Get on Board

  • 5 minute read
  • 08/14/2020

Last week, the International Journal of Finance and Economics published a study that appears to indicate that financial crime enforcement actions are correlated with an increase in bank risk on several measures of risk. Specifically, the impact of money laundering is amplified by “the presence of powerful CEOs and only partly mitigated by large and independent executive boards.” Using a sample of approximately 1,000 U.S. financial institutions over a period of 11 years, the study’s authors warn that institutions with “powerful CEOs warrant the particular attention of regulators engaged in anti-money laundering efforts, especially when boards of directors are small and not independent.”

From the time of the HSBC scandal a decade ago to the recent Westpac scandal, the spotlight on the role of executives and the board in managing financial crime risk has intensified and the tide now appears to be turning towards executive accountability.

Although no executive was held legally accountable for the HSBC scandal, it wasn’t as straightforward in the case of Westpac. Even before the full extent of Westpac’s violations became known, Australia’s treasurer stated that the country’s banking regulator was looking at disqualifying the board for accountability failures. Yet, while Westpac's internal review concluded the “scandal was caused by a lack of understanding of AML/CTF risks, insufficient expertise in financial crimes, and poorly defined chains of accountability,” an independently commissioned external review, which wasn’t tasked to review management shortcomings, concluded that “the board was not focused enough on financial crime risks.” Ultimately, the review absolved the board of legal responsibility by stating that “the board relies on information flows from management and it was the content of those flows that was poor. Information was (unintentionally) misleading and sometimes omitted.”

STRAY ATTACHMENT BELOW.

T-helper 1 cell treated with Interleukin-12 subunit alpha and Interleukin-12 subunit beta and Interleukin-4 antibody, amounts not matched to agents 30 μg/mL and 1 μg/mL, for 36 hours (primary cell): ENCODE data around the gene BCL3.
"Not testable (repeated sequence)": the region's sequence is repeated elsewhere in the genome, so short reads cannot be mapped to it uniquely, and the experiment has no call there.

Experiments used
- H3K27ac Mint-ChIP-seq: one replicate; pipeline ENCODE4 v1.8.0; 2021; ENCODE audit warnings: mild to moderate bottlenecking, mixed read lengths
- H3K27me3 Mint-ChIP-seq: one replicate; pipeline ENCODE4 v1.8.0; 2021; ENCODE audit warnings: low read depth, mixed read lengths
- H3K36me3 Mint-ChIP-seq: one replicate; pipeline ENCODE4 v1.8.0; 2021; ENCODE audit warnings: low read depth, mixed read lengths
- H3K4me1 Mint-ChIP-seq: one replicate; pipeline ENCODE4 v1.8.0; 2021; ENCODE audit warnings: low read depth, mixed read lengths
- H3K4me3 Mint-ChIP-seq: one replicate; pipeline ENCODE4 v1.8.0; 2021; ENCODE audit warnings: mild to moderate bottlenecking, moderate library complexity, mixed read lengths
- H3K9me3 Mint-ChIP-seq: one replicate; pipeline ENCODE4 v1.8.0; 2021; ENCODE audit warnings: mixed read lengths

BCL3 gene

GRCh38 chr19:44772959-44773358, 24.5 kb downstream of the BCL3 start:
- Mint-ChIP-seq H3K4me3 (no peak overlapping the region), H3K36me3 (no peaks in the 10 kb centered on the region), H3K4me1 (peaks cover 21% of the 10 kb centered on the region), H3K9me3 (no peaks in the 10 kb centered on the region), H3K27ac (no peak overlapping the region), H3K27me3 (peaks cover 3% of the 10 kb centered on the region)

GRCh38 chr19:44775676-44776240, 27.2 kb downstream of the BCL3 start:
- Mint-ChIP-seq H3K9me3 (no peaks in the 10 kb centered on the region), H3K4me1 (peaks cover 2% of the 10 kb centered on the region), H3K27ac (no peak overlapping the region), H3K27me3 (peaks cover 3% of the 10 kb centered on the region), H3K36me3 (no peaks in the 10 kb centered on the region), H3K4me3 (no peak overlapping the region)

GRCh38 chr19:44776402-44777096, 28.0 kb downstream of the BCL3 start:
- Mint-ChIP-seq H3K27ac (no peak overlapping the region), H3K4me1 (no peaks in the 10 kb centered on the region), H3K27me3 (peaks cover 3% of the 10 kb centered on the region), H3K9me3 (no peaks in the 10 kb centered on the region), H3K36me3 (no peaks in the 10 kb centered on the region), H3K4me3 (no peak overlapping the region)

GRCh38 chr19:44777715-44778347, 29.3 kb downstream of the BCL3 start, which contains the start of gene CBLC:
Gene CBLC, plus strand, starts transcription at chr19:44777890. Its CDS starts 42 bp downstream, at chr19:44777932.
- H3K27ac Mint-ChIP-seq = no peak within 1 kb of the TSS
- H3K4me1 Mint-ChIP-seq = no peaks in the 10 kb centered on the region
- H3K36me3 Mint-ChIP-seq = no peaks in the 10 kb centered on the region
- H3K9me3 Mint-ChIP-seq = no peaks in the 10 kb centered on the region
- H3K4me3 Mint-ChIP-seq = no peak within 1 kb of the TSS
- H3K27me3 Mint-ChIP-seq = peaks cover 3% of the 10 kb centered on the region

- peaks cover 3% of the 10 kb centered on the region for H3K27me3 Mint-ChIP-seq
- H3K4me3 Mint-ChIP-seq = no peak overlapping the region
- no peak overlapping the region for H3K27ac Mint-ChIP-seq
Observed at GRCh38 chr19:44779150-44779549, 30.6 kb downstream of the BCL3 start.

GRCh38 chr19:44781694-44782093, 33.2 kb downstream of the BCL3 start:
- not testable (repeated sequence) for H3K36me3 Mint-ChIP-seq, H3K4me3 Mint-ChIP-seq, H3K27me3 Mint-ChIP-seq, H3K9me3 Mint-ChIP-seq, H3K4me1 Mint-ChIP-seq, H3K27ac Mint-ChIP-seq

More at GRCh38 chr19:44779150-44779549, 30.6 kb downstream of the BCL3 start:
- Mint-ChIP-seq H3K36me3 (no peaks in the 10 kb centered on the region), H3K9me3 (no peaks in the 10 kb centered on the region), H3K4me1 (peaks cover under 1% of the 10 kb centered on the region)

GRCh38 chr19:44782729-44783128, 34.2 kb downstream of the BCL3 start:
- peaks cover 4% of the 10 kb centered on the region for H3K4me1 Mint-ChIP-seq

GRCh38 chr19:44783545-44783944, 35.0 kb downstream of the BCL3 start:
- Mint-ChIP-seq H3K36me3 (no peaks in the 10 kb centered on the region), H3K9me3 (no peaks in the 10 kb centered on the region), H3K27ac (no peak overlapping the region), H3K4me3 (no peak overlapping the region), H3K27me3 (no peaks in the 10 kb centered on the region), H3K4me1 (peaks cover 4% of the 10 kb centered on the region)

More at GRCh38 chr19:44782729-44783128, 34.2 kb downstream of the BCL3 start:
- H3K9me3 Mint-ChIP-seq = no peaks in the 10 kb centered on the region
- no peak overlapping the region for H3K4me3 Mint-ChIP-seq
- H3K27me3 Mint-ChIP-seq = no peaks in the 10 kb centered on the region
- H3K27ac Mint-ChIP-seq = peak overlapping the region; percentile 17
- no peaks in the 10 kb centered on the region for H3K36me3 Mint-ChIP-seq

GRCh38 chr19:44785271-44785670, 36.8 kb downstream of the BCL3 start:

Back in 2018, the Wall Street Journal based on a survey of approximately 400 financial institutions, concluded that boards of directors “aren’t engaged enough with concerns about compliance with rules against money laundering and sanctions breaches despite a torrent of scandals and some record-breaking penalties.” The results found that approximately half of banks surveyed stated that “they didn’t provide, or weren’t aware if they provided, anti-money-laundering or sanctions training and regular briefings to their boards.”

While board training may mitigate the “lack of understanding of AML/CTF risks,” tackling the issue of information flow appears to be the most significant remediation measure. As the Westpac independent review concluded, "the statement of the duties of a company director are large and growing, but with such limited capacity boards will always have to decide which issues are to have priority [and] they cannot do everything."  The review described “a very crowded agenda of 35 to 40 items and about 40 participants at each meeting.” Even its newly elected chairman stated that “it is unrealistic to expect boards to know everything that is going on across a large and complex organization such as Westpac,” while adding that “it is impossible for the CEO to know everything.” Yet, with the availability of RegTech solutions that provide risk insights that both management and boards can easily utilize, will that justification continue to be accepted by regulators?

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